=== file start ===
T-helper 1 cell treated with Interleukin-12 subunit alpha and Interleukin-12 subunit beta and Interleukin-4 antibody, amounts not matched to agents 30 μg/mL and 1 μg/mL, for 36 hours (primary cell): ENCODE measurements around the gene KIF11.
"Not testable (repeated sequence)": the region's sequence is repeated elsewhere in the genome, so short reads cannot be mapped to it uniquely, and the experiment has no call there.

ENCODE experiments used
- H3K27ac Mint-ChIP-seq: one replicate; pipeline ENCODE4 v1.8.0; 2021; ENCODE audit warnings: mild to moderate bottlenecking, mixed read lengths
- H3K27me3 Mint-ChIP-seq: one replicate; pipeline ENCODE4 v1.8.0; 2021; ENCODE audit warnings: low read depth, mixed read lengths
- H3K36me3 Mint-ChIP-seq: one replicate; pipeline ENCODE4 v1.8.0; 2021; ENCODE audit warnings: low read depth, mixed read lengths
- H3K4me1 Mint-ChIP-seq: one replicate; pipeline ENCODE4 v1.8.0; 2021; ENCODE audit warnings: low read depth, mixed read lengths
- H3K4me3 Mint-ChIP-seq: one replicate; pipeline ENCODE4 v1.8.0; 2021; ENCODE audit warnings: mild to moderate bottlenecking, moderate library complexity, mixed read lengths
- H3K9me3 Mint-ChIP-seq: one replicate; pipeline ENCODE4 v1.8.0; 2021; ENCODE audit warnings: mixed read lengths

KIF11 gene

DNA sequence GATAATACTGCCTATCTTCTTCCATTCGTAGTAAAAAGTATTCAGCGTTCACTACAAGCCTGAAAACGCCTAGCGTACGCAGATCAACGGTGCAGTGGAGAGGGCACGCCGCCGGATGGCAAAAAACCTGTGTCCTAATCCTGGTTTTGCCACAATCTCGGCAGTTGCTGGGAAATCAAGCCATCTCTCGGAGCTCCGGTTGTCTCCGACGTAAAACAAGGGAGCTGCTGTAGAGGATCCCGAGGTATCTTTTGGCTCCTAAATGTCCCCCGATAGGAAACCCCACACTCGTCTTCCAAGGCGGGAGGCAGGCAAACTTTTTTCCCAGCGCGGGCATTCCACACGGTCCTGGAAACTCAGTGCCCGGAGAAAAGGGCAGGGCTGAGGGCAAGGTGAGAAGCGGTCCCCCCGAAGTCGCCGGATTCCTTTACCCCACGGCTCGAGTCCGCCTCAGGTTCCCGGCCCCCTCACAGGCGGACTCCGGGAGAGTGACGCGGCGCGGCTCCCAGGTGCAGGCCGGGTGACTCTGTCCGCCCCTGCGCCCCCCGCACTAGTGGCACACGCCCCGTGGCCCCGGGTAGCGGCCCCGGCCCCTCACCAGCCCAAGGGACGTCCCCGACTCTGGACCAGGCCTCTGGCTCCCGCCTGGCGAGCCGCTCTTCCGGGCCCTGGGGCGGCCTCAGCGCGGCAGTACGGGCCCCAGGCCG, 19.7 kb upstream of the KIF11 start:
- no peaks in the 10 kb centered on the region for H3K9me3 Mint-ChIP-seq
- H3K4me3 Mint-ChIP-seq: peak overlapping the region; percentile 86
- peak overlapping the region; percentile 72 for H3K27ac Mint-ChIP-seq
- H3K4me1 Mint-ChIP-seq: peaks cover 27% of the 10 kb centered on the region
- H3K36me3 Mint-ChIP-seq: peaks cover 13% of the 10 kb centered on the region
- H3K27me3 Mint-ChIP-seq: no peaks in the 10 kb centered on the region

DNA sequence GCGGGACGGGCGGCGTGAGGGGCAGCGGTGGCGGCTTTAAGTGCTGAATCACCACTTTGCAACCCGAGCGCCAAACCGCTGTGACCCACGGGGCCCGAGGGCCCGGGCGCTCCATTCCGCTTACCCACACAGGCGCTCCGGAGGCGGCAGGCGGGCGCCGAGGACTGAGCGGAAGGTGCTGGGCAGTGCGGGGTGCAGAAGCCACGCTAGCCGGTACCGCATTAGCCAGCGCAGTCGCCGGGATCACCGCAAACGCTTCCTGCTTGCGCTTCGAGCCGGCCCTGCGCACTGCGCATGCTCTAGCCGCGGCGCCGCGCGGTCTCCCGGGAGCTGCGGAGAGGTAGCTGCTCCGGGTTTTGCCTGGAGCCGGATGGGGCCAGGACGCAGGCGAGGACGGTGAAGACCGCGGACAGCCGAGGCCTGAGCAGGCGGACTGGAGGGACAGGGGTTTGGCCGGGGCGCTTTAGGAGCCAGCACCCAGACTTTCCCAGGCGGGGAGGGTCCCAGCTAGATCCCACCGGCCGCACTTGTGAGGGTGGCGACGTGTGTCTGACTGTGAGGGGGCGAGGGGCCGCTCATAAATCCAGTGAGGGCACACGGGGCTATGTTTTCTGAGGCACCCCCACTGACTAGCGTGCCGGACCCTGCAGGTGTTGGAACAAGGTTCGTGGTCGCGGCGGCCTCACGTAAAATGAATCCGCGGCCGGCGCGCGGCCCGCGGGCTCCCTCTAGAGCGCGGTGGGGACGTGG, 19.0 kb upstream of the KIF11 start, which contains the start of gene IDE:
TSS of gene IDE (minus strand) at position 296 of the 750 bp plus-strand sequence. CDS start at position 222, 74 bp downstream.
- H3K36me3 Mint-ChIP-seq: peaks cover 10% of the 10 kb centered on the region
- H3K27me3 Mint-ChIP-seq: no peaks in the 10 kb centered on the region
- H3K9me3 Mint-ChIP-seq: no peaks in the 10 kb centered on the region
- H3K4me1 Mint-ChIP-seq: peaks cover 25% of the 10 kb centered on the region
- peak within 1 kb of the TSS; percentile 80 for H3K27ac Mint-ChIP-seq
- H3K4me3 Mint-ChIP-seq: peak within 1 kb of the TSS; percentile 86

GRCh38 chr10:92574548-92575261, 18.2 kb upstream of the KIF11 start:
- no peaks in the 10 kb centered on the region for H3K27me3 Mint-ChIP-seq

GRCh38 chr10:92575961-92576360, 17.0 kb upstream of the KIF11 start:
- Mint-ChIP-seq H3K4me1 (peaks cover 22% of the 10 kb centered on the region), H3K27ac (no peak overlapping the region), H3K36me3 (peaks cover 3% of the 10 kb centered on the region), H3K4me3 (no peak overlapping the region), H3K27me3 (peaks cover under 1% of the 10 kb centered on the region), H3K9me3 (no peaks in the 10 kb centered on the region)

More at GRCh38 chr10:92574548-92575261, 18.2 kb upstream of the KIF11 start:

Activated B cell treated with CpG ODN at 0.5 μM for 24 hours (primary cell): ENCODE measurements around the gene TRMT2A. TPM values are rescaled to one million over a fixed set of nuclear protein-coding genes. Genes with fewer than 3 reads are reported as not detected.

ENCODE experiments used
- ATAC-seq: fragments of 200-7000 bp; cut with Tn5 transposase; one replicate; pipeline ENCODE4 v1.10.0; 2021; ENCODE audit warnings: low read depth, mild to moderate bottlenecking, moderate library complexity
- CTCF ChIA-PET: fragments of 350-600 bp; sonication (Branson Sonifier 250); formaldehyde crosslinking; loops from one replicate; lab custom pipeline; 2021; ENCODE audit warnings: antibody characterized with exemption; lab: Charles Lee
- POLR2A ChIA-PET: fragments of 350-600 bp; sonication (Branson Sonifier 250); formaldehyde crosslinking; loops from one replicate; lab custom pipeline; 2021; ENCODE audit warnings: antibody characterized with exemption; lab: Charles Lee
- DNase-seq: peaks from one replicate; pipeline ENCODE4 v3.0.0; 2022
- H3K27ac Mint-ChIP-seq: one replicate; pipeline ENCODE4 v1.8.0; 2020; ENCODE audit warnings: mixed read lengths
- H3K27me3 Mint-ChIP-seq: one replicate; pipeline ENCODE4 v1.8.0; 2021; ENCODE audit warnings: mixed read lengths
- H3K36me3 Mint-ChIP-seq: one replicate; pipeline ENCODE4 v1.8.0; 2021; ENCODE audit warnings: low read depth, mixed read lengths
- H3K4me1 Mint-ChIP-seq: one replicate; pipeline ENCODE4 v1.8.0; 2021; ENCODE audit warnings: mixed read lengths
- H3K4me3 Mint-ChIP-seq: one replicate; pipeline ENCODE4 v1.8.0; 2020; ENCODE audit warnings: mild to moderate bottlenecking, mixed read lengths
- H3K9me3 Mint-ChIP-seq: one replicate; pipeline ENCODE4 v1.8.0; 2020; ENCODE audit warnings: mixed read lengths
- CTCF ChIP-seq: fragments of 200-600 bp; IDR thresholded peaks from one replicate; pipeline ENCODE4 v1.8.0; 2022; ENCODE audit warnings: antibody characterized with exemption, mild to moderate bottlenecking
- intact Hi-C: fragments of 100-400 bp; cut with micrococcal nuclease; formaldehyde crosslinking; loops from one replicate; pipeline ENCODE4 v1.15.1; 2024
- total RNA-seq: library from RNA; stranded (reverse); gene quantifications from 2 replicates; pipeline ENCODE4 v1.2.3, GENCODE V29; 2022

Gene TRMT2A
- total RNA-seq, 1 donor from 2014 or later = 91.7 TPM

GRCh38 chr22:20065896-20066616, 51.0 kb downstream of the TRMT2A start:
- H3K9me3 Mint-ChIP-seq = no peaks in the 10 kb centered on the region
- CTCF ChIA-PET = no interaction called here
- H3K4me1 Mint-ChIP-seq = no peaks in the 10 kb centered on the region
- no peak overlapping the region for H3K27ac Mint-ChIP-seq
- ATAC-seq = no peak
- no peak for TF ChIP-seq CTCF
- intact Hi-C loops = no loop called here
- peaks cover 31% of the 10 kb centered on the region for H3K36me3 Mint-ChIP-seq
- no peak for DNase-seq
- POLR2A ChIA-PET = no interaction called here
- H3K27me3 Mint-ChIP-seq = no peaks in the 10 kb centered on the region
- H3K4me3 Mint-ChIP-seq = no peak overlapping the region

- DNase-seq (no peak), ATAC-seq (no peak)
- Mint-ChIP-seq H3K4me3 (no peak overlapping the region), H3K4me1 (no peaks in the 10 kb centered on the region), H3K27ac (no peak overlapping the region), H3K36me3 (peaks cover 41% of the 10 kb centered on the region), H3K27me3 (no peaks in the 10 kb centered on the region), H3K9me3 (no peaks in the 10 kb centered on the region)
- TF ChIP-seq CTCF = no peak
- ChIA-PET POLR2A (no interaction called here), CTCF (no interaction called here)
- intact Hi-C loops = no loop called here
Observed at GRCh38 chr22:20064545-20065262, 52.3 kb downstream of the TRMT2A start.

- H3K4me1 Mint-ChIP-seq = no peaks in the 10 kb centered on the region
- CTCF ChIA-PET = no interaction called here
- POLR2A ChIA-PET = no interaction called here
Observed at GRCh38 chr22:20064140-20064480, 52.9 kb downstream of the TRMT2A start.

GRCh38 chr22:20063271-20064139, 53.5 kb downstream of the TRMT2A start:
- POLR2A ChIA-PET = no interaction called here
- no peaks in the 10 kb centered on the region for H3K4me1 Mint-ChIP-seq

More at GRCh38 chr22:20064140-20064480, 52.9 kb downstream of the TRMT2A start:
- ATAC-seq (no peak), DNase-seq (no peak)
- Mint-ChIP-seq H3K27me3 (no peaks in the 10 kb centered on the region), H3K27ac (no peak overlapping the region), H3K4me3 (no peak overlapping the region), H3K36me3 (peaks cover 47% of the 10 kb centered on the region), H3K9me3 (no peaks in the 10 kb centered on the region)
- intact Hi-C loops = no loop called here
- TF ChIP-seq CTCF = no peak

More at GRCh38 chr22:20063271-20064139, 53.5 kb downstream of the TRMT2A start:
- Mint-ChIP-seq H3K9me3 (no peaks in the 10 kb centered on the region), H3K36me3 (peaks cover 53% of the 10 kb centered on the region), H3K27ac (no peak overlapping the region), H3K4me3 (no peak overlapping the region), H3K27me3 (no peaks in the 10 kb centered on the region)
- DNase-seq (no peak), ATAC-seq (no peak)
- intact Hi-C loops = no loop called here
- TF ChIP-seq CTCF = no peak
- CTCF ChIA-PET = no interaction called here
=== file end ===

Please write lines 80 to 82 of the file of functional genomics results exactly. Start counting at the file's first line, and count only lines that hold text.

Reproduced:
- Mint-ChIP-seq H3K9me3 (no peaks in the 10 kb centered on the region), H3K36me3 (peaks cover 53% of the 10 kb centered on the region), H3K27ac (no peak overlapping the region), H3K4me3 (no peak overlapping the region), H3K27me3 (no peaks in the 10 kb centered on the region)
- DNase-seq (no peak), ATAC-seq (no peak)
- intact Hi-C loops = no loop called here